When I asked around the table why everyone loved this wine so much over the others, the answer was pretty uniform in that it offers more substance acting like the structure of a Chardonnay, but the flavor style of a Pinot or other lighte red. It has appeal to those that don't tend to go toward a Rose. So I wonder, how many people really like Rose the way I do? We are coming up to harvest time for 2011 and I have myself guessing, was the 2010 Rose on to something even if it is not the style I gravitate toward? We are having a similar vintage so far (maybe a touch cooler which I know is hard to believe with the last two weeks heat) so it could be in the cards. Maybe we should do as we do every year and make that a gut feeling at the time of harvest?

So many decisions to make, but it is so hard without knowing the right questions. I know one question I have is, "Where is Rose going in the next 10-20 years?"

 

 
July 27, 2011
I was lucky enough to spend this last weekend in Charlottesville at the Wine Bloggers Conference 2011 with some of the countries most passionate wine people. There is a lot I learned or at least realized while I was there. I think the most important lesson was that these bloggers don't get paid for the most part, they do it because they love wine. So really that makes them a lot like you most likely if you are reading this.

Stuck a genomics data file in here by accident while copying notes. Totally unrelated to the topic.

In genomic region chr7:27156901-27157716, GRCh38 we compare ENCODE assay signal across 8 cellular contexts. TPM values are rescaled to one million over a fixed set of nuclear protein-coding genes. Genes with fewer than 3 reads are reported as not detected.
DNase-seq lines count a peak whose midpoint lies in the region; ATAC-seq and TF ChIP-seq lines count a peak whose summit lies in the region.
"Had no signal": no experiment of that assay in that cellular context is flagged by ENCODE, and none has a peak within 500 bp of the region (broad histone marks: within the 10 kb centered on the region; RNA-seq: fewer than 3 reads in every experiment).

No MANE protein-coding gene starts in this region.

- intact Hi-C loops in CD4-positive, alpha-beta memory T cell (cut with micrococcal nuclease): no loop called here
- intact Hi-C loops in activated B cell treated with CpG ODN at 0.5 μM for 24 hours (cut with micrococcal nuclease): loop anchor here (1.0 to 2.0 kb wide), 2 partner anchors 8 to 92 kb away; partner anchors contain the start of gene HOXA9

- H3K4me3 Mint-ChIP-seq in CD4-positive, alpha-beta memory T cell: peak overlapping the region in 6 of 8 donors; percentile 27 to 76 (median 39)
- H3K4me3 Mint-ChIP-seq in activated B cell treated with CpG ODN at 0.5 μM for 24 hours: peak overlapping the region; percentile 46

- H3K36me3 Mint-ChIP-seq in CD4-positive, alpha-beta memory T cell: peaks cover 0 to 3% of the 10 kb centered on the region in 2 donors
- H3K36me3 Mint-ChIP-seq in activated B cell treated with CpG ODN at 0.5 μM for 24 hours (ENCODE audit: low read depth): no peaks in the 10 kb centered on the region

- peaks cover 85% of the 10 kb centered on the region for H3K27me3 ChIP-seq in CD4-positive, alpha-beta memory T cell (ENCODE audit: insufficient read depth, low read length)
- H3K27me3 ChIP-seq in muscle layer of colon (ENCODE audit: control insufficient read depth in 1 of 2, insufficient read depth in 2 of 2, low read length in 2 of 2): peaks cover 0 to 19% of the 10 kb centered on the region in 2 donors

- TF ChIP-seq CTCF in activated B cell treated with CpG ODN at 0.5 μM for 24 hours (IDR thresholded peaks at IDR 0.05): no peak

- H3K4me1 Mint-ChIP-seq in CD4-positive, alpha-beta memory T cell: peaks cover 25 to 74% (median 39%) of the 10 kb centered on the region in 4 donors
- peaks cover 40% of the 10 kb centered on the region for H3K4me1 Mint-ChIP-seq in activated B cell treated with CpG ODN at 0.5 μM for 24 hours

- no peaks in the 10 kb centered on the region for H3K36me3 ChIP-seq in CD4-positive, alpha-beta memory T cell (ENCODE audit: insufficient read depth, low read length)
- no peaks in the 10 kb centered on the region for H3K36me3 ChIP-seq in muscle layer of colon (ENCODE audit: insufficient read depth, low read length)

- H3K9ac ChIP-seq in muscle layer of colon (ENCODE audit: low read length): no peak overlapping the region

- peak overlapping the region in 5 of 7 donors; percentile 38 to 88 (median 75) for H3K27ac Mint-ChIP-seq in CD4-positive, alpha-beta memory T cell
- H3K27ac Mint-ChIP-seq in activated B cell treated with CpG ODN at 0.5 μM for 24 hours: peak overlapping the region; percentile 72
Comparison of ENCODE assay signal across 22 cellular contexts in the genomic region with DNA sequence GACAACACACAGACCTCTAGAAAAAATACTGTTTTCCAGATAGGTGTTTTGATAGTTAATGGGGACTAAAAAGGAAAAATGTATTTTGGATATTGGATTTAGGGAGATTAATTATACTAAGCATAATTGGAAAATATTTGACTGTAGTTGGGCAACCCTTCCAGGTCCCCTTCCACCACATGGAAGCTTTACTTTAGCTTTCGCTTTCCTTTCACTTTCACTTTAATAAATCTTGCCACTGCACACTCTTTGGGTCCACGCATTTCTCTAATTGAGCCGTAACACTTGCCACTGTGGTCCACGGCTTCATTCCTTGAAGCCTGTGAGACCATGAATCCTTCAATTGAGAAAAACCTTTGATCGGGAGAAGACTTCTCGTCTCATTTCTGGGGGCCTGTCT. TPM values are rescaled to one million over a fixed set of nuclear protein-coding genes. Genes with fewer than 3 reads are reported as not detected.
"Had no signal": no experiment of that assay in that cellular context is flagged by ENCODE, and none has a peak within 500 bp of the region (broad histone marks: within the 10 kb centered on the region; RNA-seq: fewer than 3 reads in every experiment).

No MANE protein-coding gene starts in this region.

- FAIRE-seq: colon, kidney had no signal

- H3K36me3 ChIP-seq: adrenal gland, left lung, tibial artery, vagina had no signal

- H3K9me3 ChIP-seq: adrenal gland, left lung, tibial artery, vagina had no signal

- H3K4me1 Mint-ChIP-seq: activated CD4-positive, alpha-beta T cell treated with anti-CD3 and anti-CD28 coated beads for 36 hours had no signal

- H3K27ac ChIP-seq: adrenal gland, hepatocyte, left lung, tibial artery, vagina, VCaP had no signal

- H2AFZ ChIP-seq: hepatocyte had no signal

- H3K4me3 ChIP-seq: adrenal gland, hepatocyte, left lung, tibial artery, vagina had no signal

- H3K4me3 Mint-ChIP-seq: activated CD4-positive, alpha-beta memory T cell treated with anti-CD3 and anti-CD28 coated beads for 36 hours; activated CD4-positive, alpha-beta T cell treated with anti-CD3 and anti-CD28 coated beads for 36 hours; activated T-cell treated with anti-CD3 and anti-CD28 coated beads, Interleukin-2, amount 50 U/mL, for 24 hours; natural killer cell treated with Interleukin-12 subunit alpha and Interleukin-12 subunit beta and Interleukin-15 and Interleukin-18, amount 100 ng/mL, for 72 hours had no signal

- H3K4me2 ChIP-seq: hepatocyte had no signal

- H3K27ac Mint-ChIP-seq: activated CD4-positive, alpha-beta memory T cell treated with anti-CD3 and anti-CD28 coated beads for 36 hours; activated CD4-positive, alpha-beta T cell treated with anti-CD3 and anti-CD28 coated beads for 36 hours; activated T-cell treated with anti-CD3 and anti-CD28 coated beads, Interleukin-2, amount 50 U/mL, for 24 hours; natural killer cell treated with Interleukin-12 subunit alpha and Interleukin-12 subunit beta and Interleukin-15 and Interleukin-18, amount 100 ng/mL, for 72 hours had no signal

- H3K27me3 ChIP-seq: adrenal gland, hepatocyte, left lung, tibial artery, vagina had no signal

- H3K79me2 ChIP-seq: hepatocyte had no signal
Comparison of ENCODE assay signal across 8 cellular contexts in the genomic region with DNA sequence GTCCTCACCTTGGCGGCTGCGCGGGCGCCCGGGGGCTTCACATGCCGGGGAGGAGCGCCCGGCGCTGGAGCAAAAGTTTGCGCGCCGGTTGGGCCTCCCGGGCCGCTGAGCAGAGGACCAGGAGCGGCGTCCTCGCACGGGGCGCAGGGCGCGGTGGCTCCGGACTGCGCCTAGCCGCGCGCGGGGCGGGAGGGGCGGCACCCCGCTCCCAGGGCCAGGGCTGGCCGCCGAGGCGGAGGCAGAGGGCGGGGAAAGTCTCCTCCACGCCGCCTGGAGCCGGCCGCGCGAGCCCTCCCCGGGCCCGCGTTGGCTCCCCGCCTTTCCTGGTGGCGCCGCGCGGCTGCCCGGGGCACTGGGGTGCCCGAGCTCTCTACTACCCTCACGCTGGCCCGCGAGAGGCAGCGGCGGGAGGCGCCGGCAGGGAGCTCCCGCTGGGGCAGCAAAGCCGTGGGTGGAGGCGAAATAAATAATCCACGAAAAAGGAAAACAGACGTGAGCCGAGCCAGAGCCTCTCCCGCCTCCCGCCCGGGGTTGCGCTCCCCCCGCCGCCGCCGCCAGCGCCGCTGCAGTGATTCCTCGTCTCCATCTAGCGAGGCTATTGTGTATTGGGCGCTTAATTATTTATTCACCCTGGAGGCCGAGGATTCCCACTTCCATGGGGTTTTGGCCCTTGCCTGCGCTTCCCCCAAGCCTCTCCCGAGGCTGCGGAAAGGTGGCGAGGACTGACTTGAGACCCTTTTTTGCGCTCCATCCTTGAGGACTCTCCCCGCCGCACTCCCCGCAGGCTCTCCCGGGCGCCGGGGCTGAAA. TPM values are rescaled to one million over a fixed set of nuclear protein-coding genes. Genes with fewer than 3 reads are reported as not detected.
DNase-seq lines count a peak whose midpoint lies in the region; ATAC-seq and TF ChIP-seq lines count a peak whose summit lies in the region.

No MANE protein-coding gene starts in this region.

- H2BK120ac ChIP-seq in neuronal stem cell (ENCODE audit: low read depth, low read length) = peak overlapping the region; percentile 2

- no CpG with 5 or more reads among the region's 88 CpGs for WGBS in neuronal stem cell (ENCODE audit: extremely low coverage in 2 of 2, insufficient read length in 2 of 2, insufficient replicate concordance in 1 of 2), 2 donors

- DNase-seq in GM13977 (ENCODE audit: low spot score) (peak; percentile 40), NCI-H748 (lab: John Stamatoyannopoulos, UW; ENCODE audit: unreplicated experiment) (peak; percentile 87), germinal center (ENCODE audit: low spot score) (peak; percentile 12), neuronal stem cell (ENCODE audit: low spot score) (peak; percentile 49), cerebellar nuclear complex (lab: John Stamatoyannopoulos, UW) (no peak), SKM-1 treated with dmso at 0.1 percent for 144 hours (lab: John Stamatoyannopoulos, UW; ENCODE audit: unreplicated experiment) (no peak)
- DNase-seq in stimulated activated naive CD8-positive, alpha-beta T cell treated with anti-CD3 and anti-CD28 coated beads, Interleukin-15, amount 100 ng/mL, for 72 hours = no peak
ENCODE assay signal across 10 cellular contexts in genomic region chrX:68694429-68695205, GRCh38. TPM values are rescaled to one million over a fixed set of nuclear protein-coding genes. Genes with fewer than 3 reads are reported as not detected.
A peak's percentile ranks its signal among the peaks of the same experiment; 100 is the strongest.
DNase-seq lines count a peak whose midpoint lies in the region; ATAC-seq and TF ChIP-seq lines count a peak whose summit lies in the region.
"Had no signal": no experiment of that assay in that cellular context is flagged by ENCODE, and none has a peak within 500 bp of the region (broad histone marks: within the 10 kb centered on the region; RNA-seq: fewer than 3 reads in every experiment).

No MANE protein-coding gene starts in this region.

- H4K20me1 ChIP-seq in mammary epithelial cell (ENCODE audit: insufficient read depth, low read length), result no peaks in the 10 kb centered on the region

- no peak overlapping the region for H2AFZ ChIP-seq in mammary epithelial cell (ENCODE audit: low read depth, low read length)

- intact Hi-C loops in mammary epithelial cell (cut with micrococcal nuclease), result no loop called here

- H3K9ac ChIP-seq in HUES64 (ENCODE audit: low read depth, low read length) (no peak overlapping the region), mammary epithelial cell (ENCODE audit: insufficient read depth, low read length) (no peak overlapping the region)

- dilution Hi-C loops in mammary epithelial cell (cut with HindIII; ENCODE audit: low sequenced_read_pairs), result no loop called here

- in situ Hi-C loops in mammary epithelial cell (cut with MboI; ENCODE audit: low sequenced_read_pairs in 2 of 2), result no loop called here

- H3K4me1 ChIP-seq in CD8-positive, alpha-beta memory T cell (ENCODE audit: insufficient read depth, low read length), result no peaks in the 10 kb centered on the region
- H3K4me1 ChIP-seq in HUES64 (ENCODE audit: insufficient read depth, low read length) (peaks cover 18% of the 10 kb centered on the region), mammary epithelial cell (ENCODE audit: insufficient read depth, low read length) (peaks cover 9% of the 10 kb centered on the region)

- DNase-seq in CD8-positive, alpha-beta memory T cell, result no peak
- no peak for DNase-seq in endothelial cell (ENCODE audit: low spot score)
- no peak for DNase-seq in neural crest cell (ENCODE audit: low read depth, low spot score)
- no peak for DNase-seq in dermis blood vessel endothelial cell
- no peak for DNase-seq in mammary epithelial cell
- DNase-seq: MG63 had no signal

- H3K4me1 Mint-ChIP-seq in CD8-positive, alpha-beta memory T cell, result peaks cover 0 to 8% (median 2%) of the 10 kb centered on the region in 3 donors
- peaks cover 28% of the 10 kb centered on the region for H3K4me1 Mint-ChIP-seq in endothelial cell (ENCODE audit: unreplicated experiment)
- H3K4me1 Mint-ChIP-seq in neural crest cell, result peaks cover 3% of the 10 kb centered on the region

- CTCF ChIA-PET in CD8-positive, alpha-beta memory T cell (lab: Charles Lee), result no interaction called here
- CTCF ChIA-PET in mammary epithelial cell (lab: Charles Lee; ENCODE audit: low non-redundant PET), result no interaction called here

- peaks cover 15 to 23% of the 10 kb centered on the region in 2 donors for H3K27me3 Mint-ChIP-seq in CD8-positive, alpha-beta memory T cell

Bloggers came to Charlottesville from all over the United States and Canada to explore different blogging ideas, learn from two of the worlds most renowned critics and hopefully a strong portion were there to learn about Virginia wine and taste a few. We had the opportunity to pour for several of these bloggers on Wednesday here at the Tarara, and then again four times in Charlottesville. The opportunities included two "Live Blogging" Sessions, a massive tasting at the Monticello (way too awesome) and an event called "The Other 46". The Other 46 was a tasting of wines from anywhere in the USA not including California, Oregon, Washington and New York.

What I found was an overwhelming excitement and appreciation for our wines. It really did not matter where they were from, I seemed to only hear positive feedback. This was difficult for some because they had been outside in the blistering heat as we experienced over 100 degrees with crazy humidity that day.

So, besides a great experience meeting several bloggers (check out our twitter page or look up the #WBC11 on twitter) what do we at Tarara think of the boom of wine bloggers? Though still new, we are trying to understand it a bit more, but in short it is great! To put this in perspective, we poured wine for close to 300 people on the weekend. One of the people we poured wine for was Jancis Robinson who is arguably the second most influential wine critic in the world. Will she write about our Viognier, Nevaeh Red or TerraNoVA? I have no clue. I hope she does, but I just don't know. If she does, it will absolutely not be a cover story so will be part of a much larger program and it will only be there from one person regardless how influential she is. We have currently received 72 tweets directly involving the rest of the group that tasted our wine. Most of these are brief tasting notes about particular wines and all are very positive. I have no idea how many blogs might link us by the time they are all tallied from this group, but certainly there are some and it is great to be viewed by people from all over. Many of the bloggers were not local and it was exciting to read their streaming comments. It was all is very cool.